People who are less confident at work were rated as having better interpersonal skills, suggesting there may be upsides to impostor syndrome
People with “impostor syndrome”, who feel underqualified for their jobs, tend to make better employees because they compensate by striving to be likeable, empathetic and collaborative, new research suggests.
The term impostor syndrome was coined in 1978 by two psychologists who studied women with illustrious careers. These women still believed they were “really not bright” and thought they had risen to their distinguished positions through luck or error.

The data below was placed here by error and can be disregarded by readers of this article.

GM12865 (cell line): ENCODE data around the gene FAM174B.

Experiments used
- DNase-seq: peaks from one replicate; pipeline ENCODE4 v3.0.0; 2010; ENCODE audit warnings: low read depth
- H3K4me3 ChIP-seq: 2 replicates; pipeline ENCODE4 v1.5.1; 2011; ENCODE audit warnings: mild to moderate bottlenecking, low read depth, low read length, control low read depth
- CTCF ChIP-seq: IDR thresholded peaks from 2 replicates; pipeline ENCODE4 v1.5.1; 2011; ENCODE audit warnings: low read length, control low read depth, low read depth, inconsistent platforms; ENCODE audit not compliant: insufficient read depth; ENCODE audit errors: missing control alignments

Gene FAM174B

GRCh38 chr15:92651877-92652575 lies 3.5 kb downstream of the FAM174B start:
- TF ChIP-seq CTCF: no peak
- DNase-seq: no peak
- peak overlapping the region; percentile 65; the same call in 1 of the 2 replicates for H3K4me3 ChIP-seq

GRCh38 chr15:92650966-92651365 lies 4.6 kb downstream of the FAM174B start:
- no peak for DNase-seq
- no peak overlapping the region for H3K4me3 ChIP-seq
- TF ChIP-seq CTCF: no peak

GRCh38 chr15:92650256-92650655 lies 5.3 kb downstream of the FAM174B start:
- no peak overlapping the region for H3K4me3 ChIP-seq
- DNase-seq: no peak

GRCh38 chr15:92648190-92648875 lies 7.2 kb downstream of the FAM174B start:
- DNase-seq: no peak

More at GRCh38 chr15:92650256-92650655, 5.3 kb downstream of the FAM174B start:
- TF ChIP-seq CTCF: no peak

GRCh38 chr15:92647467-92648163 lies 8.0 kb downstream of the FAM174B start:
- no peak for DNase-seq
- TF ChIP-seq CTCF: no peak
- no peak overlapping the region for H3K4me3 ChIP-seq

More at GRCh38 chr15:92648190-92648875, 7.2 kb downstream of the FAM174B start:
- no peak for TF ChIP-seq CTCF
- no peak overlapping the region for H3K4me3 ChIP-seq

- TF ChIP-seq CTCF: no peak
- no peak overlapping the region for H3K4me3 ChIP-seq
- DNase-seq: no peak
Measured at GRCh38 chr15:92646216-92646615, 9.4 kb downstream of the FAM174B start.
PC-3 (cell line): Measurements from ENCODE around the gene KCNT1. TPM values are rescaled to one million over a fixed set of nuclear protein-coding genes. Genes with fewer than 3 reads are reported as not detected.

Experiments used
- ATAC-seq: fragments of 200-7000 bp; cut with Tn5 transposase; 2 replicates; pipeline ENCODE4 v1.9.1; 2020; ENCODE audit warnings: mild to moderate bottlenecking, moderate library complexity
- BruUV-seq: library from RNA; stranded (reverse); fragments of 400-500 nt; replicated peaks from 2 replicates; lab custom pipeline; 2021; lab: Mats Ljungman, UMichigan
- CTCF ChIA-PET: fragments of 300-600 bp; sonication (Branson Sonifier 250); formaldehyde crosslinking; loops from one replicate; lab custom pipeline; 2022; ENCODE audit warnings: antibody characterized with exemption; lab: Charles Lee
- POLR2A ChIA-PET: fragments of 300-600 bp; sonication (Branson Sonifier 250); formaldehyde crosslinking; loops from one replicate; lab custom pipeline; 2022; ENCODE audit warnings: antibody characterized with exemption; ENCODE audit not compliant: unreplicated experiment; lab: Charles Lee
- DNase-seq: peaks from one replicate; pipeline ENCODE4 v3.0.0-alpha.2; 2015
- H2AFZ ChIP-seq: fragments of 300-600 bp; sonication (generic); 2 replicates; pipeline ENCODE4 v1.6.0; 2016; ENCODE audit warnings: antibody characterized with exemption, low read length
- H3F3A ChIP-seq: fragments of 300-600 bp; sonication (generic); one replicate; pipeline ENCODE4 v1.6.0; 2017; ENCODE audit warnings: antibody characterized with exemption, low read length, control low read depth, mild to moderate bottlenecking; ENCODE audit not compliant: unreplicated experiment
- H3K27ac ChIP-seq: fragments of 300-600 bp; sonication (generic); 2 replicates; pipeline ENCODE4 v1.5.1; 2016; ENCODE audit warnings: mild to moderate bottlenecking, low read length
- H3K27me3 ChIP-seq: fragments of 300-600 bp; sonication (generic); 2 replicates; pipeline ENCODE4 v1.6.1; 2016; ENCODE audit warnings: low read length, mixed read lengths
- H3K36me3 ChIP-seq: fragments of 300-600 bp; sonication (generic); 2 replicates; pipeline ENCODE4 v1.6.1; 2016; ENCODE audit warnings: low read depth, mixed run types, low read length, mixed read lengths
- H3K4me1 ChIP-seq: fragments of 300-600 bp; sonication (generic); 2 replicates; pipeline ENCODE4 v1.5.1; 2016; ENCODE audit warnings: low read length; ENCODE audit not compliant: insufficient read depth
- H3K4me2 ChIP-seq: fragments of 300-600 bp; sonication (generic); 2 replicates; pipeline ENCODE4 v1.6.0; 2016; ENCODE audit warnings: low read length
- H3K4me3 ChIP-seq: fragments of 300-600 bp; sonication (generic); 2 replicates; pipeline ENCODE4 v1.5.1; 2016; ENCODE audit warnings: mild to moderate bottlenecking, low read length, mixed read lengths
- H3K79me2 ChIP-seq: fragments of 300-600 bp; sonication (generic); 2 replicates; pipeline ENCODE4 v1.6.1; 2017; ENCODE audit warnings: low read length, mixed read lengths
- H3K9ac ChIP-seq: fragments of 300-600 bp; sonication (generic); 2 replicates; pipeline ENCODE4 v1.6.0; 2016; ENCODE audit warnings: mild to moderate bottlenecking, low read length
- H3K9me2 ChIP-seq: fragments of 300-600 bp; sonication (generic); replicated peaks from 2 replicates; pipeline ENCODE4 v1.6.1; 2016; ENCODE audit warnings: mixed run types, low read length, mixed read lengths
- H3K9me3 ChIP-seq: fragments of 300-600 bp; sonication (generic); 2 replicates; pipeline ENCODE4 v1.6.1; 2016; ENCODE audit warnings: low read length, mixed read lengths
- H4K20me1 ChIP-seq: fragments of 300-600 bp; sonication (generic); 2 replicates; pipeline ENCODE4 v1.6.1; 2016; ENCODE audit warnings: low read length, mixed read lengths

These impostor thoughts have since been found to …
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